Two decades of violence in Kashmir has left the valley devastated. Every family silently nurses its deep wounds. Women have lost husbands, fathers, sons and brothers. Children grow up in an environment of deep depression and young men do not see any future for themselves. “The Textures of Loss” is an elegy to the wounded Kashmir valley. The loss of loved ones manifests itself not only in pain, but also in anger, somatic symptoms, paralysis and deadness. The film dwells on some of these responses.
“Re-thinking Local” will examine how architects are developing new models of locally-based design practice given the changing realities of urbanization around the world, with a particular focus on South and Southeast Asia.
These two public events feature Vo Trong Nghia, the most prolific contemporary architect in Vietnam, and Marina Tabassum, the leading female architect in Bangladesh – both speaking at Harvard for the first time.
In addition, Nghia and Tabassum will be joined in a round-table discussion by Michael Murphy, Executive Director of MASS Design Group, and Rahul Mehrotra, Professor of Urban Design and Planning at Harvard University Graduate School of Design.
This public discussion program will thematically explore how architects are responding to new patterns of urbanization, creating models for construction and fabrication that support sustainable development, and catalyzing local institutions to promote dialogue about the role of design in improving cities. Together, the work of these architects gives new meaning to the model of practicing locally.
Roundtable discussion with Vo Trong Nghia, Marina Tabassum, and Michael Murphy, moderated by Rahul Mehrotra
Monday, February 22, 2016, 6:30 pm
Tsai Auditorium, CGIS South S010, 1730 Cambridge Street, Cambridge, MA
Lunchtime Lecture with Vo Trong Nghia
Tuesday, February 23, 2016, 1:00 pm
Portico 124, Harvard University Graduate School of Design, 48 Quincy Street
Please contact Michael Haggerty, Harvard University Graduate School of Design, firstname.lastname@example.org, with questions.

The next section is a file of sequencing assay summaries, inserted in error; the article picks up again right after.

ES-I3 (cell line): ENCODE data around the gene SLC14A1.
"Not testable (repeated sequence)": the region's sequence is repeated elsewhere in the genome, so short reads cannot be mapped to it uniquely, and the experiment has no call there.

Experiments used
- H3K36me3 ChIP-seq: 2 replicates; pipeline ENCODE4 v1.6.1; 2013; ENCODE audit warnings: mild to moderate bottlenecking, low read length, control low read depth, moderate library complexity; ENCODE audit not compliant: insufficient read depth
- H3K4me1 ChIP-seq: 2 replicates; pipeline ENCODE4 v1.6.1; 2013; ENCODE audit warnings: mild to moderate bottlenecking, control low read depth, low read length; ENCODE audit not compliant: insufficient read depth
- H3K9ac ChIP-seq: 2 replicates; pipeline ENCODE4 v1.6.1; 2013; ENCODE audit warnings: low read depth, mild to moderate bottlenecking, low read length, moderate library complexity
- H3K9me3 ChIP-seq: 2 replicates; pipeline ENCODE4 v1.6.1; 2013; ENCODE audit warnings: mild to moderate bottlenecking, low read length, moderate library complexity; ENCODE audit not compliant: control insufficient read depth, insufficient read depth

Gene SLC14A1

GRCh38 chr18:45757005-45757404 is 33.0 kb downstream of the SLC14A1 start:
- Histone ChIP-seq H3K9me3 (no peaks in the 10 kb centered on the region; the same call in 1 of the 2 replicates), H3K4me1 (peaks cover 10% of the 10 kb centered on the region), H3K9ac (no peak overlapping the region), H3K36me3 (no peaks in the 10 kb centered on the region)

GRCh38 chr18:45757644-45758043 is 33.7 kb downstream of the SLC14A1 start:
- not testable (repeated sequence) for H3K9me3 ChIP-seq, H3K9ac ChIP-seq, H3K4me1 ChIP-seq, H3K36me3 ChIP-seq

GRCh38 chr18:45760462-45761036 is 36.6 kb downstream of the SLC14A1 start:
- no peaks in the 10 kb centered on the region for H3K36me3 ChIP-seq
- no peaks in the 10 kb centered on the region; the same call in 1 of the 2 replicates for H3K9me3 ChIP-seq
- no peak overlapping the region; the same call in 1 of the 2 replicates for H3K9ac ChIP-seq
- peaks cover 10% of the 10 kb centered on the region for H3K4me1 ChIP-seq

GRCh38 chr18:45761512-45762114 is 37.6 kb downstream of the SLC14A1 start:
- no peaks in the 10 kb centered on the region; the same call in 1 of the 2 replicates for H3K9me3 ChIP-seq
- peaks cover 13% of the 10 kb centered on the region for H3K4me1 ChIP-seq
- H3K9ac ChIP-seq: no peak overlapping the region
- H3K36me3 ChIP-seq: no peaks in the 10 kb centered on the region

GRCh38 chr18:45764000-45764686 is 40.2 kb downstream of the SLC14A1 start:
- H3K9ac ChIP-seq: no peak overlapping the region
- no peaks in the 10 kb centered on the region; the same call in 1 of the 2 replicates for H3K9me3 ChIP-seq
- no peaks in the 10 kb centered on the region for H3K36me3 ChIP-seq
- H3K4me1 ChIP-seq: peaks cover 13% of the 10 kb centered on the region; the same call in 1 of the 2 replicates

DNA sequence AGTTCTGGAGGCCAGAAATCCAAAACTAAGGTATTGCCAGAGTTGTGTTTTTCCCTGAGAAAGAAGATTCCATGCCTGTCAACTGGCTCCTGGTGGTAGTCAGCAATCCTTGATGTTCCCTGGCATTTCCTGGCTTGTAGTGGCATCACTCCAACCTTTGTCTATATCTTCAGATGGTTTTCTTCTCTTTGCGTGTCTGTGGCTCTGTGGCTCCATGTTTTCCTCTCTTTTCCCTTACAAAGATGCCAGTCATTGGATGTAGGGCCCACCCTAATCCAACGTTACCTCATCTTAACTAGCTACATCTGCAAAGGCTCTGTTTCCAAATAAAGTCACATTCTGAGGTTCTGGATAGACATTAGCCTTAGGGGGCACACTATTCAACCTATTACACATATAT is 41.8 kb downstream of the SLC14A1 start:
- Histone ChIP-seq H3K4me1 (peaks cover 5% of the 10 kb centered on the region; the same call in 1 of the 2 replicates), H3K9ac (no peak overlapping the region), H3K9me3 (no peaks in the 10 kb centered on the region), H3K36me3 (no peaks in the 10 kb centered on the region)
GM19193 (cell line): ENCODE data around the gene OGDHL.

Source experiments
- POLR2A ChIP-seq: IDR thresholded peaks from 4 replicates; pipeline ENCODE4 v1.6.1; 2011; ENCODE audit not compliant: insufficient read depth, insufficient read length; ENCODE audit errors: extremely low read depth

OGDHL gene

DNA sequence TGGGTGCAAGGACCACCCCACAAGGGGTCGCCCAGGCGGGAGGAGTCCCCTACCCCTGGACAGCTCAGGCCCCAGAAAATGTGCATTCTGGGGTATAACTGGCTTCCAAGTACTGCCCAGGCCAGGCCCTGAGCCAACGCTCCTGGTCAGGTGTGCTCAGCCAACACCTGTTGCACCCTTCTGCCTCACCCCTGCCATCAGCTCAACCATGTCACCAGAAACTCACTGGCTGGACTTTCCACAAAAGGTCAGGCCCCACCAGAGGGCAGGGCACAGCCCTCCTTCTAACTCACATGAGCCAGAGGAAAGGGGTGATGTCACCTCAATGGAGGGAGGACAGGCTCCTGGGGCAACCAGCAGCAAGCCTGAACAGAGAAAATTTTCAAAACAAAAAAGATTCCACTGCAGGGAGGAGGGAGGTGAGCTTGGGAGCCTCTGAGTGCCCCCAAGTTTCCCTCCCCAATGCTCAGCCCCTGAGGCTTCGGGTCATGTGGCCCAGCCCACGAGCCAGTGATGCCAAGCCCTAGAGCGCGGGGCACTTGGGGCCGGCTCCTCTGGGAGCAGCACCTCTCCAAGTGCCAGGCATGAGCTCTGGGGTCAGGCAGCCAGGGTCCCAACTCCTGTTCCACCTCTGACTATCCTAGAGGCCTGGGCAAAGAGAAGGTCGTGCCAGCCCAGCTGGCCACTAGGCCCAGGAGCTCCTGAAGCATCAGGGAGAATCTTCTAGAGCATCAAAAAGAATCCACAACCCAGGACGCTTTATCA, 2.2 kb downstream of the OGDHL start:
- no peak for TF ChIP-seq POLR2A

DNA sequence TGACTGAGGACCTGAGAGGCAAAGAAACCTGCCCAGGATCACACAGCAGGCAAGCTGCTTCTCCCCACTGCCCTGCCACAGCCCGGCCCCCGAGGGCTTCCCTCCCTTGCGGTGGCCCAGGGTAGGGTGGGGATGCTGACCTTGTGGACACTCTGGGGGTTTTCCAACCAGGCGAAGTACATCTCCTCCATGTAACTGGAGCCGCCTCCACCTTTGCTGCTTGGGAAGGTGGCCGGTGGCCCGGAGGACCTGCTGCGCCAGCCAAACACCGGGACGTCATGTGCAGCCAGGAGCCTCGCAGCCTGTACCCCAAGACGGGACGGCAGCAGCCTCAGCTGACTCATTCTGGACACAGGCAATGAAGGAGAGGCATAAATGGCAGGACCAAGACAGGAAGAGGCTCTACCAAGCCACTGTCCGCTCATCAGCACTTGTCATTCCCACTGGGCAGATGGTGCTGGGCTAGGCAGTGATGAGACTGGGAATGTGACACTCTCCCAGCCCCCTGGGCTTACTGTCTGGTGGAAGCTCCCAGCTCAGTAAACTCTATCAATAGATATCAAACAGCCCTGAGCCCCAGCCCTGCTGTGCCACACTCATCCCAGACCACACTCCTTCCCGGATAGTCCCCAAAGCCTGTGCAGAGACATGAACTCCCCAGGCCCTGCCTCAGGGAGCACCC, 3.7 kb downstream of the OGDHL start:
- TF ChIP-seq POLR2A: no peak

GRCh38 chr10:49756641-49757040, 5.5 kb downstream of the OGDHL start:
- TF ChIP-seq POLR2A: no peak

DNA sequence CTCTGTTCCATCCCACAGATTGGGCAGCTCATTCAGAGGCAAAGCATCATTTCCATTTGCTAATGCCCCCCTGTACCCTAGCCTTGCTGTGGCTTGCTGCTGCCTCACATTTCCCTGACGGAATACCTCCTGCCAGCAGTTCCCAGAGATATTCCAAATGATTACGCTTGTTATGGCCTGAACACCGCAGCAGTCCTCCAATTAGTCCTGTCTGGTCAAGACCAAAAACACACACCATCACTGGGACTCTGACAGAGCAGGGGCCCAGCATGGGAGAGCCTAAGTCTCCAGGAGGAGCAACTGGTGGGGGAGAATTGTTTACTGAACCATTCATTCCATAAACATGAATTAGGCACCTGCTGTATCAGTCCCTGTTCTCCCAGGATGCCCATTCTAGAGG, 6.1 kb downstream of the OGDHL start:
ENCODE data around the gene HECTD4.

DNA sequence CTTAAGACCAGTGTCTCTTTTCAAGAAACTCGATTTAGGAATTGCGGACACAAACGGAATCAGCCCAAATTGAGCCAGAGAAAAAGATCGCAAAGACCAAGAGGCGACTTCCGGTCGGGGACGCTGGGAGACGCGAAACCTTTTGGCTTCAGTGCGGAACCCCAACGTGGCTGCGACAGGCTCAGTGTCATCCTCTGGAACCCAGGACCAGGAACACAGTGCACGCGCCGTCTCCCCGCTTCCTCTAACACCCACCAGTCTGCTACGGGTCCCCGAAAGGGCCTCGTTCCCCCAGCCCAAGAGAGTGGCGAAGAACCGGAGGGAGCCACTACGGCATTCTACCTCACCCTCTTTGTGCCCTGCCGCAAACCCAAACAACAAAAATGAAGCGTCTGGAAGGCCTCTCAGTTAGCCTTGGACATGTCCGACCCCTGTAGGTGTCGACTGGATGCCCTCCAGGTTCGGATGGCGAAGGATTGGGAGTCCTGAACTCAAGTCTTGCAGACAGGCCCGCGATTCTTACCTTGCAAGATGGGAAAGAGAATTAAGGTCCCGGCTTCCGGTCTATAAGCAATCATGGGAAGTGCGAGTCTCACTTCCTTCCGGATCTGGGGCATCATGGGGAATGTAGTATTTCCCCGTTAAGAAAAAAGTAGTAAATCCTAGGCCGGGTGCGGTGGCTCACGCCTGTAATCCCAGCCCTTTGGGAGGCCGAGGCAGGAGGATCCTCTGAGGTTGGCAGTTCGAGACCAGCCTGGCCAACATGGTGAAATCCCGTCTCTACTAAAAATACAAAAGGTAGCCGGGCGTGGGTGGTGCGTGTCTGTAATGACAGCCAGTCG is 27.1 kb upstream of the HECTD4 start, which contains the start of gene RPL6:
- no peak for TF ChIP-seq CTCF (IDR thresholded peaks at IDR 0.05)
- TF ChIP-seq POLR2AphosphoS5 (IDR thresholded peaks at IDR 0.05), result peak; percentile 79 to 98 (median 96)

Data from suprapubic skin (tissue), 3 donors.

Cosponsored with the Boston Society of Architects Foundation, Harvard Asia Center, and Harvard Mellon Urban Initiative.
As part of its project mission, the Harvard FXB Center for Health & Human Rights in collaboration with other Harvard schools will convene a high profile international conference of experts drawn from academia, government, business and civil society to examine the scientific, technical, social and political aspects of national ID systems. This two and half-day conference will provide a forum for intellectual exploration and discussion, complementary to but separate from convenings on the topic by government or industry representatives.
The conference is envisaged as a forum for opinion leaders and policy innovators to address some of the most pressing conceptual, technical and ethical issues that arise. We anticipate several high level intellectual products coming out of the conference, products that may lead to other institutionally driven fora and eventually to the possible establishment of an international expert commission to review development of national identification systems globally.
Keynote speaker: Nandan Nilekani, Former Chairman of the Unique Identification Authority of India (UIDAI)
Thursday, November 19, 2015 | The Charles Hotel
Friday, November 20, 2015 | Tsai Auditorium
Saturday, November 21, 2015 | Harvard Kennedy School